Is it Unreasonable to bite your kids back?

(256 Posts)
AnneNonimous Mon 14-Jan-13 16:10:24

When they bite you? Or more to the point a baby?

DS is almost ten months and has discovered biting people. He has almost 5 teeth so it's painful, and he favours the boobs or face but will pretty much go for anywhere. It REALLY does hurt. A couple of times it's hurt so much I've screamed out and scared him so he's cried, but it hasn't stopped him. I've also given him teething rings or something else to chew on, told him 'no' in a firm voice everytime but to no avail - he won't stop.

Anyone I mention it to tell me to bite him back - not hard but so he understands what biting is. I can't quite bring myself to do it but I have to admit I've been close when he's really hurt me! Is it what you would do/ have done? I can't quite believe a 10 month old could learn a lesson that way I just don't know?

usualsuspect Mon 14-Jan-13 16:11:55

No, you shouldn't bite a 10 month old baby back.

I wouldn't bite a 10 month old baby in any circumstances.

And I've never understood how copying the behaviour you don't like is supposed to reach them not to do it.

PriscillaLydiaSellon Mon 14-Jan-13 16:14:15

You are being grossly misadvised. I can't believe anyone would seriously suggest that. Biting a child will merely teach them that it's okay to bite. I suggest you put him down as soon as he bites, say: 'we don't bite: it hurts', and give him no further attention. If you are firm, calm and consistent, he will get the message.

Seabird72 Mon 14-Jan-13 16:14:34

I know lots of people who have bitten their children back but I wouldn't do it myself! My dd3 had a problem with biting but only family members - then one day she bit a friend's child - he was actually a big biter himself and he would bite anyone - after she bit him he never bit another child again :-) and I was very lucky in that my dd didn't bite again (perhaps because I was so upset that she had bitten another child) I wouldn't advise you to bite back - you're likely to get a lot of abuse for suggesting it - even though it is quite common (as in happens alot) for some parents to do it.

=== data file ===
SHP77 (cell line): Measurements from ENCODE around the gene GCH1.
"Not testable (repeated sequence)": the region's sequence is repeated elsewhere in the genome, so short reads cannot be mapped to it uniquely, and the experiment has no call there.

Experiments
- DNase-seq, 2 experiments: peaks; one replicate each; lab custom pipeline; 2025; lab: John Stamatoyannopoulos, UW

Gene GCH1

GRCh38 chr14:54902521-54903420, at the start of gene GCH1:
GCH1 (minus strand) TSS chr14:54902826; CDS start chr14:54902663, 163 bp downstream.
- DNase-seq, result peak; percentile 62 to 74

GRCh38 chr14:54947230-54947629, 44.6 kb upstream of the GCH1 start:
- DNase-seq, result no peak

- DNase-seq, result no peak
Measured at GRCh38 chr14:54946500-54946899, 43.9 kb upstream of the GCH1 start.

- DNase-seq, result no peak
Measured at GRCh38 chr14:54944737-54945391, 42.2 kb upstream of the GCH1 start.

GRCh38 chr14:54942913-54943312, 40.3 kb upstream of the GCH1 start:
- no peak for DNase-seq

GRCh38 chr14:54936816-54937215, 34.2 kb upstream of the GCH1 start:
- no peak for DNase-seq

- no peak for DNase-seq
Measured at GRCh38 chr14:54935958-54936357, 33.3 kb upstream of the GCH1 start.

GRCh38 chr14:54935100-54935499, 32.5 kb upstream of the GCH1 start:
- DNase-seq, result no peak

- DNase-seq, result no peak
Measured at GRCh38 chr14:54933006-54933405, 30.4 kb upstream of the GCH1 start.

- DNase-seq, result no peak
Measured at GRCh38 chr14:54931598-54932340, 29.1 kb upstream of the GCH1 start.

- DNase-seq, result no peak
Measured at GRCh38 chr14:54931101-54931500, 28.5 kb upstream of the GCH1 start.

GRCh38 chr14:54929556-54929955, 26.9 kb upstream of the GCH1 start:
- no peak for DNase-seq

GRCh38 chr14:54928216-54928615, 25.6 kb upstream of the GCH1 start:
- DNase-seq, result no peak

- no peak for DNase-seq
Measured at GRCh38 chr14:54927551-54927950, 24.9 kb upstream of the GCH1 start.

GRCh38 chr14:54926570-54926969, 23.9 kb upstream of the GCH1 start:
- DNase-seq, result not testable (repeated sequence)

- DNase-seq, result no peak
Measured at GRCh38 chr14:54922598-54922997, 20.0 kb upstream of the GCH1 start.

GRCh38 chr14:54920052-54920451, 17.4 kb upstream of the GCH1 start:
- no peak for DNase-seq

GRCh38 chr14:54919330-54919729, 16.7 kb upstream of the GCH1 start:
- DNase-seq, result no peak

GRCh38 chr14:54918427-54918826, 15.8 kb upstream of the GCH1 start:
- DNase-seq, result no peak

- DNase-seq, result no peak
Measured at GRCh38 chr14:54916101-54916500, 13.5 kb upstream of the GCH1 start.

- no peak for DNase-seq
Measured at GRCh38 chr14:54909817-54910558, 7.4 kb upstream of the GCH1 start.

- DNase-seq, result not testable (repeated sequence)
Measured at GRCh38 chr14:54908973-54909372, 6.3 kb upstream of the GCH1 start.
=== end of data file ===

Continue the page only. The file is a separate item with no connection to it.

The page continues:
whattodoo Mon 14-Jan-13 16:14:42

Absolutely not!
Like you, I can't believe a 10mo would 'learn the lesson'.

AnneNonimous Mon 14-Jan-13 16:14:42

I don't feel comfortable biting him - it feels like such an aggressive thing. Does anyone know what will make him stop?!

FarelyKnuts Mon 14-Jan-13 16:14:57

No. You don't bite a baby. What kind of shite friends would advise that???
On a practical note. Try your very hardest not to react. At 10 months old he won't understand you biting him.
Move him away from you if he bites. Say no in a very bored voice. Repeat.

McNewPants2013 Mon 14-Jan-13 16:15:07

unnessersary imo.

www.breastfeedingbasics.com/articles/teething-and-biting

he is biting as he is in pain, and normally for comfort most breastfeeding mum feed the baby. So he is using you as a comforter.

hope it passes soon

CaptainVonTrapp Mon 14-Jan-13 16:15:23

Yes it is always unreasonable to bite a baby (even if they started it hmm)

Just as it is unreasonable to hit a child for hitting...

Say no, firmly. Put him down. It's just a phase he'll stop soon.

snowybrrr Mon 14-Jan-13 16:15:46

I wouldn't bite anyone under any circumstances.

Insane idea. DD was a biter, I was told to do this, I chose not to. She doesn't now, at 2.